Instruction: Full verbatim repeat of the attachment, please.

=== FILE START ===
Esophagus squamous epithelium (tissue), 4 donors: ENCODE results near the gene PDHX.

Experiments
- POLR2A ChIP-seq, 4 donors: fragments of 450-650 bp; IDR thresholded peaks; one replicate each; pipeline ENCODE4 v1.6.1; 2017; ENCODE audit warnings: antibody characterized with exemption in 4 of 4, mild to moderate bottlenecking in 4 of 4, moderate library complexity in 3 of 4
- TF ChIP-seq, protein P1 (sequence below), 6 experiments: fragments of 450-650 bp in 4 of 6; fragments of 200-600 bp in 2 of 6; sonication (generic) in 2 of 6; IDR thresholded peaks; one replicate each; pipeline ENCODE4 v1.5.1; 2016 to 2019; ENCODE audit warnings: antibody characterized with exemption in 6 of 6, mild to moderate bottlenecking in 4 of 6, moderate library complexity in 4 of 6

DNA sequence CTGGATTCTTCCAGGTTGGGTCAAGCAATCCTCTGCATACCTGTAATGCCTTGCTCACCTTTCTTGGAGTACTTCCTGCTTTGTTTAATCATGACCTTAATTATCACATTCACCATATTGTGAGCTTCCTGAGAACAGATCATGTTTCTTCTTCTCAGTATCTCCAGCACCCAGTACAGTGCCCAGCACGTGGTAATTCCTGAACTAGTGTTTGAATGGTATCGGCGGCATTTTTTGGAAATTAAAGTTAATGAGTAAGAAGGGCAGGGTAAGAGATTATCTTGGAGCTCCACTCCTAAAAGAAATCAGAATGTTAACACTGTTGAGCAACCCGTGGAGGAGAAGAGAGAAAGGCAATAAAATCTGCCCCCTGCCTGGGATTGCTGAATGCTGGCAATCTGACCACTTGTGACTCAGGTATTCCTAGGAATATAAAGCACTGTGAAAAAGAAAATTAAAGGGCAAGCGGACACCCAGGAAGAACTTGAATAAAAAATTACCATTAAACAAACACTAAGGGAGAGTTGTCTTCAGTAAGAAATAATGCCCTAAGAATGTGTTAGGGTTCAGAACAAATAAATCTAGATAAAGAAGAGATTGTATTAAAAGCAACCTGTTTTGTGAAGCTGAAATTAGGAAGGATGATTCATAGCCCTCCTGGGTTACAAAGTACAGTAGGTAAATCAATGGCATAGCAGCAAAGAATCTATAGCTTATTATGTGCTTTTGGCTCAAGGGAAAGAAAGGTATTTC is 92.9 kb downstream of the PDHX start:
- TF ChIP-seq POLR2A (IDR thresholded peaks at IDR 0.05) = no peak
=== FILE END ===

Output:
Esophagus squamous epithelium (tissue), 4 donors: ENCODE results near the gene PDHX.

Experiments
- POLR2A ChIP-seq, 4 donors: fragments of 450-650 bp; IDR thresholded peaks; one replicate each; pipeline ENCODE4 v1.6.1; 2017; ENCODE audit warnings: antibody characterized with exemption in 4 of 4, mild to moderate bottlenecking in 4 of 4, moderate library complexity in 3 of 4
- TF ChIP-seq, protein P1 (sequence below), 6 experiments: fragments of 450-650 bp in 4 of 6; fragments of 200-600 bp in 2 of 6; sonication (generic) in 2 of 6; IDR thresholded peaks; one replicate each; pipeline ENCODE4 v1.5.1; 2016 to 2019; ENCODE audit warnings: antibody characterized with exemption in 6 of 6, mild to moderate bottlenecking in 4 of 6, moderate library complexity in 4 of 6

DNA sequence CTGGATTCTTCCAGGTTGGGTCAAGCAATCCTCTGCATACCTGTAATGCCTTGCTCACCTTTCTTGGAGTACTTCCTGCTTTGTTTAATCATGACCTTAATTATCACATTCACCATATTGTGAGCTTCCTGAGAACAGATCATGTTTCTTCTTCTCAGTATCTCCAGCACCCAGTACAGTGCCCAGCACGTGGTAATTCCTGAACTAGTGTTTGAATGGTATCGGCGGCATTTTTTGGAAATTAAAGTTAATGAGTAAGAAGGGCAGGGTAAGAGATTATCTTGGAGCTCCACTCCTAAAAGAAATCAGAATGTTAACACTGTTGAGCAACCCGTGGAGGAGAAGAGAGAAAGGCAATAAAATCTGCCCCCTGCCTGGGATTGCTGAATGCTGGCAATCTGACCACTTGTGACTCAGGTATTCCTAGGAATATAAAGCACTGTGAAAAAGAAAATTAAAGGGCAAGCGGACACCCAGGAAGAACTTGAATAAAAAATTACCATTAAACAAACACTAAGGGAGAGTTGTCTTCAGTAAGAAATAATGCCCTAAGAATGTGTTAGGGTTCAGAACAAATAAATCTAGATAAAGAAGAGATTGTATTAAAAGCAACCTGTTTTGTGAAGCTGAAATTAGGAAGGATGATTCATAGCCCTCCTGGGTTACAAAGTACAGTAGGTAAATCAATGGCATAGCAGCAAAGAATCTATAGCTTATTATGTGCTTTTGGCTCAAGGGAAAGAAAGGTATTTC is 92.9 kb downstream of the PDHX start:
- TF ChIP-seq POLR2A (IDR thresholded peaks at IDR 0.05) = no peak